Nowadays Balestier road in known as the place to go when you want to purchase some lighting but once upon a time it was an area used for sugar cane plantations. Even the street names remind us of this, Jalan Ampas refers to the fibrous pulp that remains after sugar cane has been crushed to extract the juice, which is ampas tebu in Malay. The area also played an important role in the 1911 Chinese revolution, due to the presence of the elegant villa on Tai Gin Road, now the Sun Yat Sen Nanyang Memorial Hall.
Sun Yat Sen and his supporters were responsible for bringing down the last Chinese dynasty and founding the Republic of China. The villa was purchased by a supporter of the Chinese Nationalist Movement in 1905 and gifted to Sun Yat Sen in 1906 to use as a base for the Chinese Revolutionary Alliance. It became an essential headquarters for the Southeast Asian operations of this Alliance and many uprisings were planned during Sun Yat Sen’s visits. After the 1911 Revolution it became the headquarters of the Chinese National Party. The memorial hall is well worth a visit and their one hour guided tours are very much worthwhile.
Right next door to the memorial hall is this beautiful Burmese Buddhist Temple, Maha Sasana Ramsi. A feature of the temple is the tiered roof made with 19 tonnes of Burmese teak and on the third floor a mural depicting the story of the temple. Inside they have used LED lights to literally make the Buddha radiant and outside grows a Bodhi tree with a small shrine beneath. The Buddha attained enlightenment while meditating under such a tree.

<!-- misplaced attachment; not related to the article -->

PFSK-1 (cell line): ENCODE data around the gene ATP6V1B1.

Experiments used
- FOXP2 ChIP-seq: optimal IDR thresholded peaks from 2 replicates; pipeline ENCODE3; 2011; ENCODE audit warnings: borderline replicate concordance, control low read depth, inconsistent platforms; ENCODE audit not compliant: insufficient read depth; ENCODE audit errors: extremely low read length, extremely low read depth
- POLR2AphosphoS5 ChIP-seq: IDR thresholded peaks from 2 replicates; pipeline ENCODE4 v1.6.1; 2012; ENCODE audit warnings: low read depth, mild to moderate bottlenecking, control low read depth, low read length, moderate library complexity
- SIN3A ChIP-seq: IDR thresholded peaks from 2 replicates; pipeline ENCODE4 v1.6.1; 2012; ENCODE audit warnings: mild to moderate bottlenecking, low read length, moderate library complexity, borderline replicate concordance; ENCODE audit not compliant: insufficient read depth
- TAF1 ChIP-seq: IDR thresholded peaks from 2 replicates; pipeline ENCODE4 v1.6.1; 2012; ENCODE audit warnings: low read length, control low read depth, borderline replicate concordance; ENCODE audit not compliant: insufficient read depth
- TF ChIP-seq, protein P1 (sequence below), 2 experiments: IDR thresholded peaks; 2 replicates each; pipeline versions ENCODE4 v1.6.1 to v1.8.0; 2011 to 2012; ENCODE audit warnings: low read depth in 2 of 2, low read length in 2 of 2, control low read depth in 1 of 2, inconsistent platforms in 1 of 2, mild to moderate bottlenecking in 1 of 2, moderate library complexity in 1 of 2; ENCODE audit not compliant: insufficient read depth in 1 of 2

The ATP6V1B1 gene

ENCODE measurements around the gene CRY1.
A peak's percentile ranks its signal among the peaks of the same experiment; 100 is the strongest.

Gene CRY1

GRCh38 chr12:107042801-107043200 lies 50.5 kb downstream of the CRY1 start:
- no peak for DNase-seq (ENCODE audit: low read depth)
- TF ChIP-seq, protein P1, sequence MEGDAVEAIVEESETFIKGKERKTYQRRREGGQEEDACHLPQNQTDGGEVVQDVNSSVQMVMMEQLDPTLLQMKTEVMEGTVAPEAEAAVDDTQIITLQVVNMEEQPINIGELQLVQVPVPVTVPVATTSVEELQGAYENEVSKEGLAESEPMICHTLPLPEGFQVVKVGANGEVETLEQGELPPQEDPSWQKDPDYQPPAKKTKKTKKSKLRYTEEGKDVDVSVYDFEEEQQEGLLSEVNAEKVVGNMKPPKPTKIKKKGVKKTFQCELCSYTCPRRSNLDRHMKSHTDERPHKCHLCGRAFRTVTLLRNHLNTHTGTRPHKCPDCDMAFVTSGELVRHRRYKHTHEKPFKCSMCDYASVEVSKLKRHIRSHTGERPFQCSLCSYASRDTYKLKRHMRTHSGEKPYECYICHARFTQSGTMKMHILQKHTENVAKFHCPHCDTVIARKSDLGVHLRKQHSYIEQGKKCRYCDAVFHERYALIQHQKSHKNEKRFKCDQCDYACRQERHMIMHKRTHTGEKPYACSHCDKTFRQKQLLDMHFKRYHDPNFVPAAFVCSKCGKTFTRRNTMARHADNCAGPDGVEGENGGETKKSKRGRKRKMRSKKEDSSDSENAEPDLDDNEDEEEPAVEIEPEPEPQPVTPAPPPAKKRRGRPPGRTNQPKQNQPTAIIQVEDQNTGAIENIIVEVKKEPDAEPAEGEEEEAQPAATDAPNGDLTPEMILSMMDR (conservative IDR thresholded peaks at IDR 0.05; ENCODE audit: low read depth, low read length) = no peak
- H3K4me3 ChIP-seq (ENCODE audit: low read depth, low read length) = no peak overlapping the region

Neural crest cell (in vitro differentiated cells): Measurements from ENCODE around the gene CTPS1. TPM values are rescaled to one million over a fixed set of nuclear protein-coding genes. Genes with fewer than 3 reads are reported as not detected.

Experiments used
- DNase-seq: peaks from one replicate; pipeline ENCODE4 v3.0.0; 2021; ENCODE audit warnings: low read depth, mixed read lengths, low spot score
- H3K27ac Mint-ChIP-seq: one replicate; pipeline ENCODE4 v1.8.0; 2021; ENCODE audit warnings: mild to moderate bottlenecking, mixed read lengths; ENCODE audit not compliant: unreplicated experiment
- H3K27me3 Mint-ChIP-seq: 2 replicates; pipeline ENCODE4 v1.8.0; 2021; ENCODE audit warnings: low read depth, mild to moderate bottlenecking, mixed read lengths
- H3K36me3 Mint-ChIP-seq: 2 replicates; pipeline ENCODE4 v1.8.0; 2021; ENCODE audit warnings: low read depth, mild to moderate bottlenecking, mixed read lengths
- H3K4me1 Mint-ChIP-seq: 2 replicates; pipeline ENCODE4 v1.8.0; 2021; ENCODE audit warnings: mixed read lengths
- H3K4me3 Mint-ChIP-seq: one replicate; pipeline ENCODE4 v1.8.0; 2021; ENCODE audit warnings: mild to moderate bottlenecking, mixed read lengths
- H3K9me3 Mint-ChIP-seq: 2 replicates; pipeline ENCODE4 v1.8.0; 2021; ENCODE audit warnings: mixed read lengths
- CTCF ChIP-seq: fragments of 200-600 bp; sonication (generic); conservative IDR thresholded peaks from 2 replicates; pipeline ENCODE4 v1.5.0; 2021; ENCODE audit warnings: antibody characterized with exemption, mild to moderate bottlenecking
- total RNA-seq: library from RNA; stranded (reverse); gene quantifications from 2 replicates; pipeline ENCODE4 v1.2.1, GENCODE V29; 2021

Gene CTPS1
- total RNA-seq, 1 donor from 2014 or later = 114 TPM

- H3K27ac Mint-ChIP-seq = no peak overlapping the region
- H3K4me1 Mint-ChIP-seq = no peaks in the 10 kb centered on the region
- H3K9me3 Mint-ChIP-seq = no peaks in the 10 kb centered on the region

Also in Balestier are the former Shaw Malay Film Studios. The Shaw name is one you might be familiar with as it can still be seen on various buildings around Singapore. Shaw Studios was founded in Shanghai in 1924 by six brothers, two of whom (Runme and Run Run Shaw) later moved to Singapore. From the 1930s to the 1980s, Shaw Studios was a major force in Asian cinema with production houses in Singapore, Malaysia and Hong Kong. In addition to their movie making business the Shaw brothers also ran cinemas and amusement parks. The Shaw film studios were on Jalan Ampas alongside sites which were used as production centres. After producing more than 160 films the Golden Age of Malay Cinema came to an end when the studio closed in 1967. By this time interest in Malay movies was on the wane due to the rising popularity of imported films and television.
Balestier Road and its side streets also offer many beautiful pre-war terrace and shop houses, once renowned for their sweet treats, coffee and traditional bakeries. The majority of these building are now under conservation and the single storey shop houses near the Thompson Road end of Balestier offer a glimpse of life outside the city centre in the 1950s and 60s.